Shewarobit areas. Generally, the number of rainy days had shown
statistically significant increasing trends in the study area; it had
increased by 3.1 days per decade .
In this study, detailed analysis of the temporal and spatial
characteristics of rainfall using rainfall data obtained from the
National Meteorological Agency of Ethiopia for 34 years (1985-
2018) is presented. The data used is a combination of gauge
and gridded rainfall data which is believed to be more reliable
than using lonely satellite rainfall data. Rainfall is the major
climatic parameter that needs to be analyzed for its statistical
characteristics in order to conduct successful rain-fed agriculture
over central Ethiopia. Variation of rainfall in both time and
space has a significant effect in the performance of agricultural
productivity, particularly over central Ethiopia where agriculture
heavily relies on seasonal rainfall.
North Shewa is characterized by bimodal rainfall pattern
where much of the rainfall concentrated in the main rainy season
called Kiremt (June-September) and a small amount of rainfall
received in the second rainy season called Belg (February-May).
Bega (October-January) is a relatively dry season. The mean
annual rainfall amount was 1029mm while Kiremt, Belg, and
Bega received 757, 209, and 75 millimeters respectively. The
mean onset and cessation dates were June 25th and October 7th,
respectively while the mean duration of the Kiremt season was
The result showed that there was considerable temporal and
spatial variation of rainfall over North Shewa. The coefficient of
variation of the annual and Kiremt rainfall revealed moderate
inter-annual and seasonal variability. However, much larger
variation was observed during Belg and Bega season. On the other
hand, the result of coefficient of variation showed low variability
in the onset and cessation dates; whereas, the length of growing
period was highly variable. Spatially, a general decrease of mean
annual rainfall from south to north was observed. Moreover, the
rainfall was characterized by a sporadic fluctuation of wet and dry
years in a periodic pattern.
Trends of rainfall at annual and seasonal time scales for the
study period were analyzed using the Mann-Kendall test and Sen’s
slope estimator. The tests for annual and Kiremt rainfall resulted in
non-significant increasing trends; increased by 37 and 39mm per
decade, respectively. The result of the test showed non-significant
decreasing trends by 16 and 0.4mm per decade, during Belg and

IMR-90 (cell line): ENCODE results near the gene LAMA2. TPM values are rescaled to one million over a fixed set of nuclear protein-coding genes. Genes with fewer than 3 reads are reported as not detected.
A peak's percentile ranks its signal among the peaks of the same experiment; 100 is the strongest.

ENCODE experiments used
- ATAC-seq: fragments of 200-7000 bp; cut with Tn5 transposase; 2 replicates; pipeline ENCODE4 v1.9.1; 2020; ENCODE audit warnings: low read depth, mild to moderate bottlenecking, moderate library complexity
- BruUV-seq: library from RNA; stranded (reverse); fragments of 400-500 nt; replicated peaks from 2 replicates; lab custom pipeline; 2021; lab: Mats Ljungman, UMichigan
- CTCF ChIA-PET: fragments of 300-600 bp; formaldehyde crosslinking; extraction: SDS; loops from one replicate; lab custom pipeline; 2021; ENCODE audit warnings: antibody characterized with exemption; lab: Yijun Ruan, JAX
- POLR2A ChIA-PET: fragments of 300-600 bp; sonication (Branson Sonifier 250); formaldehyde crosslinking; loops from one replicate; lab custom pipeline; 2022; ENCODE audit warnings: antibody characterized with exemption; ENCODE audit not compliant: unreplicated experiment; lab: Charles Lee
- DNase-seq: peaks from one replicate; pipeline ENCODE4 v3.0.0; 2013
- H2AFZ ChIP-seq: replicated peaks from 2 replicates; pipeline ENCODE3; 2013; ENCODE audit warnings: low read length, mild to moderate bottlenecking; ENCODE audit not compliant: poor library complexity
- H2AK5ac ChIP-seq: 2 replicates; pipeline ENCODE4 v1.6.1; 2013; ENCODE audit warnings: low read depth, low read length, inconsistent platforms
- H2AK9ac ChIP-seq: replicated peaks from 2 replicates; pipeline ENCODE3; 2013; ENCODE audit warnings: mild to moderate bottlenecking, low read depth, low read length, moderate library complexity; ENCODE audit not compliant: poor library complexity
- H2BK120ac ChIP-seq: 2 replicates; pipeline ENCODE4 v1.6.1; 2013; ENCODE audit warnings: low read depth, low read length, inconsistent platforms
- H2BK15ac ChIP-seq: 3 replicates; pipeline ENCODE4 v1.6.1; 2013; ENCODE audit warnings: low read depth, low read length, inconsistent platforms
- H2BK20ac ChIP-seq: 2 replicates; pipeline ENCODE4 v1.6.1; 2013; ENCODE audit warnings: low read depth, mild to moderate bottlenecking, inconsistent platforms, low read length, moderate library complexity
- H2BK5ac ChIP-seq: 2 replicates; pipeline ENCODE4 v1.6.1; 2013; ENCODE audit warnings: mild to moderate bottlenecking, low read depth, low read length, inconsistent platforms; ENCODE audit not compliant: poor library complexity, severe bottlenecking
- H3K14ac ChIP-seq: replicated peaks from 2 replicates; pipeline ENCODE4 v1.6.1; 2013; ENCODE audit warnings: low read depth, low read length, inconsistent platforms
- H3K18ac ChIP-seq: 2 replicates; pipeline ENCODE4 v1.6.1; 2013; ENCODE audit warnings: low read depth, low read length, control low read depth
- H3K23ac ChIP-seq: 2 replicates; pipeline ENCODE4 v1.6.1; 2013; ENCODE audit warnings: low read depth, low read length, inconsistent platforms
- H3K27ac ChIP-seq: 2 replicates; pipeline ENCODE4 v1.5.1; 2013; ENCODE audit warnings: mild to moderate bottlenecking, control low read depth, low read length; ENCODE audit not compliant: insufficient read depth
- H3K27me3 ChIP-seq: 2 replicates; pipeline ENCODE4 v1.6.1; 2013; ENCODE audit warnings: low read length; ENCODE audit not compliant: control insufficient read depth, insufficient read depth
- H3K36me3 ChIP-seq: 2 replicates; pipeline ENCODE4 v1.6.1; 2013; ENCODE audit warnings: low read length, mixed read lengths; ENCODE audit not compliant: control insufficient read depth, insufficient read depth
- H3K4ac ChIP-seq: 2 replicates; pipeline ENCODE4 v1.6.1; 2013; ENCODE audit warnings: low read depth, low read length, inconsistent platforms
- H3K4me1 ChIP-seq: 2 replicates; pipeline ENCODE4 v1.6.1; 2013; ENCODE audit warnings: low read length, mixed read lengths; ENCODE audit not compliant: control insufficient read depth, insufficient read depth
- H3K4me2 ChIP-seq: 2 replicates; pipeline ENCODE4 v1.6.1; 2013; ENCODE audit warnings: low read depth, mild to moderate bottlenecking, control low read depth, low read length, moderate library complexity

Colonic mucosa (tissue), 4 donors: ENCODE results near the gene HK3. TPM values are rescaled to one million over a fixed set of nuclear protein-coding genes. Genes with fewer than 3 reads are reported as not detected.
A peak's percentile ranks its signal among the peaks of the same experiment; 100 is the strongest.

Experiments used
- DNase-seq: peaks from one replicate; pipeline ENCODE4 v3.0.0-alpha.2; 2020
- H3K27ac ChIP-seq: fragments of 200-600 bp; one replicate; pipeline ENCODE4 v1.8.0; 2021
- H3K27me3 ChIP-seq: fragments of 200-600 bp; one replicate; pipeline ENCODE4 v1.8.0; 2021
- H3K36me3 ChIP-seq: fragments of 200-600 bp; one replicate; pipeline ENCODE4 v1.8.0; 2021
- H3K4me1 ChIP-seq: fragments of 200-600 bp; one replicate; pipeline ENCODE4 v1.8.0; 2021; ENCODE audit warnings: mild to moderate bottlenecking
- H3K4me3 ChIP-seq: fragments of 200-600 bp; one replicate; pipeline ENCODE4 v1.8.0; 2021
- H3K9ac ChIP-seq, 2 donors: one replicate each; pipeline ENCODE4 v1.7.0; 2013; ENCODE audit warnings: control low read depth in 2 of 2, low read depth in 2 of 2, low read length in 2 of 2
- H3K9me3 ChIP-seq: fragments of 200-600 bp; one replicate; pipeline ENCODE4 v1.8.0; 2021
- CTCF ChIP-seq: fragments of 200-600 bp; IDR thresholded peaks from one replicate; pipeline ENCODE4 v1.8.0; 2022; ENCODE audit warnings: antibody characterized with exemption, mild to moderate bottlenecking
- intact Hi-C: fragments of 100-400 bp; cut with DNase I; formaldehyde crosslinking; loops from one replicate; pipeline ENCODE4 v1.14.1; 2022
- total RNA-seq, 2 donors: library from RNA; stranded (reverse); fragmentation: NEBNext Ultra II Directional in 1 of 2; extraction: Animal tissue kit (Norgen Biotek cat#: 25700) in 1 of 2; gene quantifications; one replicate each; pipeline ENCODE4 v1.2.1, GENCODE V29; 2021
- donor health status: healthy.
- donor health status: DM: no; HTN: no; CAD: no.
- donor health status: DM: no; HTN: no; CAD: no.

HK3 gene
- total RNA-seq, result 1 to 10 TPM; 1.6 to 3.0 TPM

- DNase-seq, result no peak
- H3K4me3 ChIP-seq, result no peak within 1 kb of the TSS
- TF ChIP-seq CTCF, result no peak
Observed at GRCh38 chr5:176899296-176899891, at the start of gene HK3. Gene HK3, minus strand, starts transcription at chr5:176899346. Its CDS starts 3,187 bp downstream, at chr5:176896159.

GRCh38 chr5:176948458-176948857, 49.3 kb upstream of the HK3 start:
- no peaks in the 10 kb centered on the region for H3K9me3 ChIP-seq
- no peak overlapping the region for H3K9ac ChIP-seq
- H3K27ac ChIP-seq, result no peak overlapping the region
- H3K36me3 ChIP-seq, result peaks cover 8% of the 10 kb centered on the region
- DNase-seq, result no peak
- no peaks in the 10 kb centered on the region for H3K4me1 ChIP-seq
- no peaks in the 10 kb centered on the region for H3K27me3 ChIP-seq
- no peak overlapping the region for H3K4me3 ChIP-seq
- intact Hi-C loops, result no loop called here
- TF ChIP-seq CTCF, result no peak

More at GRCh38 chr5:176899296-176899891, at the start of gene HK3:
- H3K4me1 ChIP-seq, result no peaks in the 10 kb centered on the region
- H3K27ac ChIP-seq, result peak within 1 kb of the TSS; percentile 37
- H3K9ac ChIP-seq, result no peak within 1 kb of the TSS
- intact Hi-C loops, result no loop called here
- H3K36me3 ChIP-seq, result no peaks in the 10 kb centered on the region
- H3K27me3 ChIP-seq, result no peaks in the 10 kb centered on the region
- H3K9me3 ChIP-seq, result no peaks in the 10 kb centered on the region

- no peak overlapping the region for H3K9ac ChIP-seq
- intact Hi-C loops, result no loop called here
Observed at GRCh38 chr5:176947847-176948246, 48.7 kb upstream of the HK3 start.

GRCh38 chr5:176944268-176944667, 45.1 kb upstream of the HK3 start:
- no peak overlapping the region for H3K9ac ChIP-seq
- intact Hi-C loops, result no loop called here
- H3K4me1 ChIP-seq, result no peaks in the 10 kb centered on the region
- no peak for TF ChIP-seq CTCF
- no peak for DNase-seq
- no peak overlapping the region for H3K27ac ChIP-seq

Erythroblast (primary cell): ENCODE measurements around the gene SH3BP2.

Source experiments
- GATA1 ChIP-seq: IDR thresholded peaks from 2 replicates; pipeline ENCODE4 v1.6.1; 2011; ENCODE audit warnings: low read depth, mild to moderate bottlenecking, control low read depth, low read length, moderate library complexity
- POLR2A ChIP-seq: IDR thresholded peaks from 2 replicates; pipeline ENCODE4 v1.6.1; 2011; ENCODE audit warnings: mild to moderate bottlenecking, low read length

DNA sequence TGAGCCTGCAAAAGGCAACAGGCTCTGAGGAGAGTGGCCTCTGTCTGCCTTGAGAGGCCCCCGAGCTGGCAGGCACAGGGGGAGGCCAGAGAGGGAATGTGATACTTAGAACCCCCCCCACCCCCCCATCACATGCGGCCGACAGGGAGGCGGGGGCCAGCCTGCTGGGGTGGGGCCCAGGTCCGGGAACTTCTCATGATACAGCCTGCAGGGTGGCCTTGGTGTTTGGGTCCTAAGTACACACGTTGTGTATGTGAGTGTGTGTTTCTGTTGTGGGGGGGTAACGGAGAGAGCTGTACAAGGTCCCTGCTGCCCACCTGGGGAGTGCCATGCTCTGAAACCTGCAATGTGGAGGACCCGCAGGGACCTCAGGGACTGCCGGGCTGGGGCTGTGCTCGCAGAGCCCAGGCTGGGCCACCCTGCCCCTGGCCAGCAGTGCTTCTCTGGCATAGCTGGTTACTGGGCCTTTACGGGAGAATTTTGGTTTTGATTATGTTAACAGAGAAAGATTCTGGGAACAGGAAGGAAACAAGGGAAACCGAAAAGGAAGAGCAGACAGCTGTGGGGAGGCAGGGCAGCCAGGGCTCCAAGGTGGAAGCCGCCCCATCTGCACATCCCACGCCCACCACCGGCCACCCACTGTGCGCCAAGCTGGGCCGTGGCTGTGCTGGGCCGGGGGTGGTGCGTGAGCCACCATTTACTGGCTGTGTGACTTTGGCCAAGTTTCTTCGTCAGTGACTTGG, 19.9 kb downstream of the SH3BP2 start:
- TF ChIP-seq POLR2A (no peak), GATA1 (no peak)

Bega seasons, respectively. Also, the onset dates decreased nonsignificantly
by 36 days per decade; whereas, cessation dates
showed a non–significant increasing trend of 2 days per decade.
Likewise, the length of growing period also showed a statistically
significant increasing trend of 5 days per decade. On the other
hand, the number of rainy days increased significantly by 3.1 days
During Belg season, the probability of the occurrence of
dry spells for 5, 7, 10, and 15 dry spell days was above 40% in
all stations. The information on the length of dry spells can be
used as input in decision making concerning crop selection,
supplementary irrigation water demand scheduling, and in other
This study has offered useful information for a better
understanding of the temporal trends and spatial distribution
of rainfall in the study area, which is of great importance for
water and forest resources management particularly in securing
sustainable agricultural production. Moreover, this study can be
used as an input for a more comprehensive study that may include
the impact of the temporal rainfall trends and the spatial rainfall
variabilities on water, agriculture, and forests as well as on the
driving forces that caused the variabilities and trends.
All data used during the study were provided by a third party.
Direct requests for these materials may be made to the provider
as indicated in the Acknowledgements. All code used during the
study are available from the authors by request.
NSHSB (2007) North Shewa Highland Sheep and Barley, livelihood profile Amahra, Ethiopia.
Shefine BG (2018) Analysis of Meteorological Drought Using SPI and Large-Scale Climate Variability (ENSO) - A Case Study in North Shewa Zone, Amhara Regional State, Ethiopia. Hydrol Current Res 9: 307.
National Meteorological Agency (NMA) (2007) Climate change national adaptation program of action of Ethiopia. Technical report, United Nations Development Program (UNDP). Addis Ababa, Ethiopia.
Kelemu S (2016) Analysis of climate variability and its interconnection with major crops production in the South Gondar Zone,Amhara National Regional State, Ethiopia. MSc thesis submitted to Post Graduate Program Directorate, Haramaya University, Ethiopia.